How to Work Laziness Into Your Day and Not Feel Guilty




When I worked at an agency, working long hours, nights and weekends was like a badge of honour. There was that terrible game of chicken at the end of the day: Which one of your co-workers would leave first? Those that did—often well after business hours—were “not team players”.

Um. Yeah.

“Productivity isn’t about doing more, faster—it’s about doing the right things, deliberately and with attention.”

– Chris Bailey, “A life of Productivity”

A lot of us feel guilty about down time, and that’s not healthy. We can’t be running on full power indefinitely. The threat to productivity isn’t laziness, it’s trying to do too much. The trick is to leverage your prime lazy time.

Don’t confuse laziness with depression. Being lazy is a choice and will pass. We all have times when we’re feeling “blue” and decide to skip on stuff—doing the dishes or paying the bills. Depression isn’t a choice, and lasts months or years. If you feel depression is your problem don’t ignore it. Have it looked into.

Most of us will have a pretty good idea of when we’re more productive. Some of us are night owls, and some are early-risers (that’s me). But over the course of the day—or night—we’ll all have ebbs and flows in our energy levels. If you’re not exactly sure when your productive time is, try tracking your energy levels for a week.

I break my day down into three groups (not in chronological order):

  1. Deep Work Time
  2. Busy Work Time
  3. Lazy Time

Here’s a breakdown of a typical day for me:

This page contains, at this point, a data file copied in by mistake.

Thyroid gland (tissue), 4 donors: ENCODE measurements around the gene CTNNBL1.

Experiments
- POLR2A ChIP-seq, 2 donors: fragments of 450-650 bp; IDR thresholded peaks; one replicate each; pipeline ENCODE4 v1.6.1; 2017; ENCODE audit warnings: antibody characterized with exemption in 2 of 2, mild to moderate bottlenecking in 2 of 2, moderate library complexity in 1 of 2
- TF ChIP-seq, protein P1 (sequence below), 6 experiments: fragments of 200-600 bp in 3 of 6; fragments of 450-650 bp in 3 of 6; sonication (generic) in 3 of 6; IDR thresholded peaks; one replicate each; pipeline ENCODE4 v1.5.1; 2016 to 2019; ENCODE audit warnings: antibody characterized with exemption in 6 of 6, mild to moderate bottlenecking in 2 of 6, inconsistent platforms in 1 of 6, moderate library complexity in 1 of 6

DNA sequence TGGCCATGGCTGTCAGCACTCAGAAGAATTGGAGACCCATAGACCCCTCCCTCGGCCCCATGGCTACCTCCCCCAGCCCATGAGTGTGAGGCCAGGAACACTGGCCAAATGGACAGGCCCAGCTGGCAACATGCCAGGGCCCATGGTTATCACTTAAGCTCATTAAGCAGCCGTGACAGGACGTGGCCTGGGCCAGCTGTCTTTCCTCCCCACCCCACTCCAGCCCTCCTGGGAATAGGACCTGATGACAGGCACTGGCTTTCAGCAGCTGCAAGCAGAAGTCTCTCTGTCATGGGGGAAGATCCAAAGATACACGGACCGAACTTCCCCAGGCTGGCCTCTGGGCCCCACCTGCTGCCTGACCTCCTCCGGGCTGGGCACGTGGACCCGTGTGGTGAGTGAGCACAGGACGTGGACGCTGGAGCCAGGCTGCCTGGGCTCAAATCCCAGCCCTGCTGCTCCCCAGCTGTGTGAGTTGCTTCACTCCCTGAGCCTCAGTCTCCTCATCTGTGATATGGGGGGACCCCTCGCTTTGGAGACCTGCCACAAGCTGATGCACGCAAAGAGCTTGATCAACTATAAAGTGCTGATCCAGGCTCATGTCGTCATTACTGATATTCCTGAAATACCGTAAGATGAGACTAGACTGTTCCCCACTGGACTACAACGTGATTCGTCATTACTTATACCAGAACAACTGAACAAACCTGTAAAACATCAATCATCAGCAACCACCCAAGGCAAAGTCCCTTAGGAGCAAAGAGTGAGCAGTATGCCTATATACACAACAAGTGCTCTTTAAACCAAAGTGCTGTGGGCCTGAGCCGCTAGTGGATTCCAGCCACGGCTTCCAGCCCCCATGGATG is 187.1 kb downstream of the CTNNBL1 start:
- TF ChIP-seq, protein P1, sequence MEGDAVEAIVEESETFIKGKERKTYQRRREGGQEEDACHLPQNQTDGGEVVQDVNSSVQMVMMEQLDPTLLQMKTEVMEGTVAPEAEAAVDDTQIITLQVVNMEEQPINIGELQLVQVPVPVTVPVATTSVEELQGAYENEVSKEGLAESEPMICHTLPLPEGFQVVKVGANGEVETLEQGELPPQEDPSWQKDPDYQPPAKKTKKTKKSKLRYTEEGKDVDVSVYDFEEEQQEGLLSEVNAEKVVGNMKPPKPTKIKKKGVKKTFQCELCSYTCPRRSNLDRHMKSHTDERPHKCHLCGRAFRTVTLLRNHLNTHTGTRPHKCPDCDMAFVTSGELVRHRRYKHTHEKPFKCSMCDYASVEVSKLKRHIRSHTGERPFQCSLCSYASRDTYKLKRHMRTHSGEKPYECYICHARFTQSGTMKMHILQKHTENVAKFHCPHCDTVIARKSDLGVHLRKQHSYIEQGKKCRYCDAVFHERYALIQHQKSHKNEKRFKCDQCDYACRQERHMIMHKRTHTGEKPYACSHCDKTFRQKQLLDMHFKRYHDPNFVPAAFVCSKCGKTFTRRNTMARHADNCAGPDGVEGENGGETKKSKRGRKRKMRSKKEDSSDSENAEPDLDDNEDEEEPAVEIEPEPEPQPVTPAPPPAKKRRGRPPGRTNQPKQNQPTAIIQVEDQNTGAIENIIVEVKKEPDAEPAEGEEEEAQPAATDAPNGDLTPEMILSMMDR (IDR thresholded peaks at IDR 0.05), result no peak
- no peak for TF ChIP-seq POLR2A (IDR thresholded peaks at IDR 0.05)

1. Deep Work Time

This is my focused lettering/illustration/writing time. I’m working on ONE thing. There’s no multi-tasking here. For me this is usually early afternoon to late in the day.

I turn off my email notifications, but I don’t go whole hog and turn off every notification, though. Let your productivity be your guide. If you find it too tempting to sneak a peek, then quiet down all those chimes. Also let others know you need to work undisturbed.

When my mind starts to wander, it’s time for a break. Get up and stretch, refill your favourite beverage, grab a snack.

Break time isn’t the same as lazy time.

Recognize when it’s truly time to stop your deep work period. I can do 3-4 hours of focused work before my productivity starts to suffer. This is where a stretch break isn’t effective anymore, and my work starts going in circles.


2. Busywork Time

“Busywork” is all the stuff of lesser value—responding to emails, updating social media, cleaning your desk, etc … It isn’t necessarily bad or shallow work, but it’s not the kind of deep, focused work that moves you towards your goal.

Morning is my busywork time. This is when I clear out my email folder, do my website admin, research, update software, and do general office housekeeping. While I have no problem waking up early, I know mornings are not my prime time for doing my important work.


3. Lazy Time

I know my non-productive time is from late morning to about 2PM. This is when I’ll read the news, catch up on a show or nap.

The laziness is okay as I know I’ll be back at the desk shortly.

As creatives, there’ll also be times where things simply don’t click for days. No matter how much motivation you muster, or how much caffeine you consume, you’re stuck in a rut. Be nice to yourself, accept it, and know things will cycle around again.

There’s also real power in working on an idea and putting it away for a day or two. I find my first ideas aren’t my best. When I come back to my work, I often find new solutions to problems will present themselves.

“But a genius doesn’t work on an assembly line basis … You can’t simply say, “Today I will be brilliant”.

– Capt. James T. Kirk

Learn to recognize those times when you’re not as productive, and give yourself a hall pass.